Saffie Turl, 13, started boarding at The King's School in Canterbury, England, last month; she and her Hong Kong-based family are slowly adjusting to the new routine. She says she loves the experience, but there have been challenges. "I have only been a boarder for around four weeks. The first few days were so nerve-racking; I knew hardly anyone, and finding my way around a huge campus was difficult. But everyone helped, and I have made friends quickly and everyone is lovely, including the teachers. I'm not homesick, but I miss my family who live half a world away. If you do get homesick, it can be terrible and I think, from my friends' experiences, it is the worst feeling because at the time they feel they won't be able to fix it."
Homesickness and separation are real issues for boarders old and new and can be difficult to deal with - for staff, parents and students. Twigg says homesick or sad phone calls are inevitable. The key is to not react too strongly; rather, empathise and then contact staff to get a fuller picture. "Often the phone call is a 'snapshot' and boarding-house staff are seeing the 'video'. A parent can be worried silly about the distressed phone call. However, the staff will see and can attest [that the boarder is] back in the courtyard, laughing and interacting positively with their peers, unaware of the distress they have caused at home."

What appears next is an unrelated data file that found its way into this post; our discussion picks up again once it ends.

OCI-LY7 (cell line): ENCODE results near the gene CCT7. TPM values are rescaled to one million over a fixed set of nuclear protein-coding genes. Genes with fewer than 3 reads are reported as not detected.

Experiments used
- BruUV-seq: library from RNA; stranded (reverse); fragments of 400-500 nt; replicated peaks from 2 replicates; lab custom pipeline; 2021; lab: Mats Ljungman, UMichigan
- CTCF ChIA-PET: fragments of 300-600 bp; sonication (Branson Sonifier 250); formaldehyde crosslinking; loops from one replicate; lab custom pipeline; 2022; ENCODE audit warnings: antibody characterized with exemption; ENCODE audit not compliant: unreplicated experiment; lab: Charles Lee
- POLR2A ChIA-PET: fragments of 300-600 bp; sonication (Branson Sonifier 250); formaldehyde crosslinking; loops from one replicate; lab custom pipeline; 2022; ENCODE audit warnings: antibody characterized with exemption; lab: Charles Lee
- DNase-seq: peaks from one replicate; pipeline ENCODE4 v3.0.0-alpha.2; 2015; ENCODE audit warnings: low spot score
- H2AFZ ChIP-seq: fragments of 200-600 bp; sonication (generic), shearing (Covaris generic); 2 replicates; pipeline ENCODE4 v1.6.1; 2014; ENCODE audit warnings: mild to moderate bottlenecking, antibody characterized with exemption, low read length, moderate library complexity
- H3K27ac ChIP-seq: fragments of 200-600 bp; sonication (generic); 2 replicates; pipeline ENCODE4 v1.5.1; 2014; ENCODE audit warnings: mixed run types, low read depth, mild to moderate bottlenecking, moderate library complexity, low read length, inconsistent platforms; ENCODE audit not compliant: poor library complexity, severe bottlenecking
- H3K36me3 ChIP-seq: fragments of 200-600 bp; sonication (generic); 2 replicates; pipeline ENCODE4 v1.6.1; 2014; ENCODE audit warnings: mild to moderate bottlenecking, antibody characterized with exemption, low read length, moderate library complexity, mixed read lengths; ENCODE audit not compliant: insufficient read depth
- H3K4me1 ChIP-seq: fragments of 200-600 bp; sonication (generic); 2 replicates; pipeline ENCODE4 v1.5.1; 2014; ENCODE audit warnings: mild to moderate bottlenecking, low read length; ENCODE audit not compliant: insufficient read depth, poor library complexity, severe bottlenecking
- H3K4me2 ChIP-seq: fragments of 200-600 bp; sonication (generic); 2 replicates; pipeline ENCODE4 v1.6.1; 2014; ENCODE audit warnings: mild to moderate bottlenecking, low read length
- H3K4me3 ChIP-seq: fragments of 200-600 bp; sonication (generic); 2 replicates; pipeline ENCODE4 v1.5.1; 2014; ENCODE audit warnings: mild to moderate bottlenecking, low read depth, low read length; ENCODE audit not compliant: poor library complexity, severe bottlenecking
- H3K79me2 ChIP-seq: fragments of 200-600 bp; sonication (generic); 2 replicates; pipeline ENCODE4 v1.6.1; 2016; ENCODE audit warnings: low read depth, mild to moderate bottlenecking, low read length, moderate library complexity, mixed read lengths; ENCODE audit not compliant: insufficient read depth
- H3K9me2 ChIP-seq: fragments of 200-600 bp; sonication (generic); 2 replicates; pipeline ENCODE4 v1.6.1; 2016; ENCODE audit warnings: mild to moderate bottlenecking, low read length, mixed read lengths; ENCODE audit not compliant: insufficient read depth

Anne and Gary Johnson are farmers in Boorowa, Australia, a small town a two-hour drive from Canberra. They have sent all three of their daughters to board at Canberra Girls Grammar School. "We wanted to give our children opportunities not available to them in our small community and to broaden their horizons," says Anne. "Communication today is easy compared to our generation, and the girls can regularly keep us up to date with their lives and vice versa." Their youngest daughter, Helen, 16, has been boarding for two years and says she has made friends for life at the boarding house - fondly called the BoHo. "The best part of boarding is having so many different 'sisters', and you have them for life. You go through a lot together, funny and sad times. My very best moments have been in the boarding house."
Sending a child to board is a huge step, but handled properly it can be a positive experience for all concerned. "Some of the things I have heard from the girls over the years really do warm the heart," says Twigg. "There is the sense of a big, caring family or 'I am more independent.' or 'It made me focus academically.'"
For the Corsos, there is little doubt boarding was the right decision for Oliver, and they are now looking at sending their second son to Britain. "Boarding school provides an invaluable and unique opportunity for children to establish their independence in a secure environment. They get the best academically and a tremendous sense of camaraderie through living together and through the many sports and after-school activities," Mandi says.
Perhaps the final word should go to Oliver: "Children should go into boarding with good thoughts and try and make it the best place you have ever been. You might feel homesick, but there will usually be a phone where you can talk to parents - although my parents complain to me about not calling them enough because I am having too much fun."